Add 10 years to your life. How old will you be? Now, look at your current habits in one area of life that is continually not working out how you want it to. Multiply your current habits in that area times 10 years. Do you like what you see?
If you don’t like what you see, today is the day to—literally—kill the habits that are dragging you down.
Killing a Habit—The Example of Health
I’ll start with an example. I’ve been wrestling with weight loss for some time now, and a trajectory in my family line toward diabetes, heart-disease and other issues that rise and fall on daily eating and exercise choices.
I’ve tried and failed in many ways, and the truth is, most of what I do is half-hearted.
So let’s call any habit that is not helping me arrive at who I want to be in 10 years “bad.”
Related to my health, I have some bad habits (and bad attitudes that keep them going). Ready for honesty?
Today’s bad habits (and attitudes):
- I sneak foods more often than I am aware that are packed with sugar.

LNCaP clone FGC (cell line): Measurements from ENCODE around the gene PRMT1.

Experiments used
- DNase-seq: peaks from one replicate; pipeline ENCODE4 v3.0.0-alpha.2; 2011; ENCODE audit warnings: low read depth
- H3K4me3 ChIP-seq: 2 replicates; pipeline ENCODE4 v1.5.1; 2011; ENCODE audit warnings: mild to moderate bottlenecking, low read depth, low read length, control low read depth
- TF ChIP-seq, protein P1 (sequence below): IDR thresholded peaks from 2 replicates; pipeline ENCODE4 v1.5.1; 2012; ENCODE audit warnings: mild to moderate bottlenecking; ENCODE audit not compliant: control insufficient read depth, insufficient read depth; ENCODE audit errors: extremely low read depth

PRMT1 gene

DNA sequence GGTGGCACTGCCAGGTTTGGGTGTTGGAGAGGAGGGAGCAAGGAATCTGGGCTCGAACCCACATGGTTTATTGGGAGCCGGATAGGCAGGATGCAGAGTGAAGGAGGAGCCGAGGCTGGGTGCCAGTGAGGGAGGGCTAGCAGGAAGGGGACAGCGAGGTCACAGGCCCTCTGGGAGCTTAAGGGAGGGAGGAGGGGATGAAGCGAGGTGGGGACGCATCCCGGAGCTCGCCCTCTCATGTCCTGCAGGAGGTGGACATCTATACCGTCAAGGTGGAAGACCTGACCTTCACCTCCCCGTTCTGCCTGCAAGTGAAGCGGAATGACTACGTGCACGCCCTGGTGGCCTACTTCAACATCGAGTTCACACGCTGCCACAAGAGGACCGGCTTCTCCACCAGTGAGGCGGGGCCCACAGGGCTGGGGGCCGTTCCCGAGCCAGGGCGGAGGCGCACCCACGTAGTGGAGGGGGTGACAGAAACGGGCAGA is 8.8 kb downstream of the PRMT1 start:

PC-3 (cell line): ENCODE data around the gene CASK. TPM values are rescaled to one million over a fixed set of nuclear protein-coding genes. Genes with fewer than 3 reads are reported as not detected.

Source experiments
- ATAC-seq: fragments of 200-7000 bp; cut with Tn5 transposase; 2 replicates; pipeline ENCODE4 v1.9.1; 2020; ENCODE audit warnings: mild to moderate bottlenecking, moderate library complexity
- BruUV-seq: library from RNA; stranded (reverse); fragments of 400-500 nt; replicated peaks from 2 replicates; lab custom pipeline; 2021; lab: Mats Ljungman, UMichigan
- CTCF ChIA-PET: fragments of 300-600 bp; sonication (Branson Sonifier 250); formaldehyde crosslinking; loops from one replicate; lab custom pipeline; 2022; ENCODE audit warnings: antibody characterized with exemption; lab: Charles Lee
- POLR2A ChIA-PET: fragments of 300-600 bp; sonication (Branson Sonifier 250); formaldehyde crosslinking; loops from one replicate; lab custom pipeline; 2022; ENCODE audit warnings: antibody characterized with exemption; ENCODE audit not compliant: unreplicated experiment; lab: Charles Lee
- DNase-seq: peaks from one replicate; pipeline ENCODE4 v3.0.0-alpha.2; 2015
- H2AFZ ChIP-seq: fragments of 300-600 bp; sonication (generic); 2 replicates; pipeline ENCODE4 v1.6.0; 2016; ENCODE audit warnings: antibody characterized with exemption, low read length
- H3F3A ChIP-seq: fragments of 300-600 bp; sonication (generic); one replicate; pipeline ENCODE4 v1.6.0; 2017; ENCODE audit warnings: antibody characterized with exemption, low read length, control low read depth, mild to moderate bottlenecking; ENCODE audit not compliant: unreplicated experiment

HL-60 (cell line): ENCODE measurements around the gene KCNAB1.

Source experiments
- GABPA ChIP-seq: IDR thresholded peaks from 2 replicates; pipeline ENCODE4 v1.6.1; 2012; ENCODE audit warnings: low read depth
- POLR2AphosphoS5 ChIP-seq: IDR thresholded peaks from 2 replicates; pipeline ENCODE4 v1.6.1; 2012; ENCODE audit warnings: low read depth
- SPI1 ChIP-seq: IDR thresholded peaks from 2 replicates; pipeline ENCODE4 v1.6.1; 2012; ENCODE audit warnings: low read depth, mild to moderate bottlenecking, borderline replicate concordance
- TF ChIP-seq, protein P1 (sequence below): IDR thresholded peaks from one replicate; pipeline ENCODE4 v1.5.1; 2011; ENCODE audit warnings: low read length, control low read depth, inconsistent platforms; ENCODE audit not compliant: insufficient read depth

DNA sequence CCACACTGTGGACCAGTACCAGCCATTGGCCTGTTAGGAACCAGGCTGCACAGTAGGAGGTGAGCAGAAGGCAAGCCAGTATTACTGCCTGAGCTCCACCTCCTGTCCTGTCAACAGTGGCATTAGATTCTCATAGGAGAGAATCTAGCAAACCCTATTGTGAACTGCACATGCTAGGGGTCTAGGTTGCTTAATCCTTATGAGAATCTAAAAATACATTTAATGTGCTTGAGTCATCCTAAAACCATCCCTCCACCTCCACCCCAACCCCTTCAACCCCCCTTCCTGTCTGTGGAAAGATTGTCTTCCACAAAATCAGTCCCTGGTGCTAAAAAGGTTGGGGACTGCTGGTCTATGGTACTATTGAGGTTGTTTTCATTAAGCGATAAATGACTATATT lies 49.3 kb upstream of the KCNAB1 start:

- I hate exercise, due to itchy skin, tiredness in the morning and a bum foot, so I skip days and weeks (using work and trips as an excuse).
- I order “reward” foods at restaurants because I think I deserve them because I work so hard.
- I conveniently forget that the only way to lose weight and get healthy is a one-two punch of both counting calories (really, it’s 101) and constant exercise.
In 10 years, I’ll be 62. Here are my results if I keep up the above:
- I will have gained a lot more weight as my metabolism slows even more, and maybe get diabetes because of my genetic predisposition.
- I will potentially have skin and musculoskeletal issues, as well as hip and feet issues, and be even less flexible than I am now (I see a cane in that future).
- I’ll just get heavier and heavier and keep kicking myself—10 years later—for having so little self-control (by the way, the time I most usually tell myself I can stop eating badly is right after I’ve eaten badly and it’s in my blood making me happy).
- I’ll keep up the insanity of trying to exercise without watching what I eat, or watching what I eat without exercise (which is actually better for weight control at least).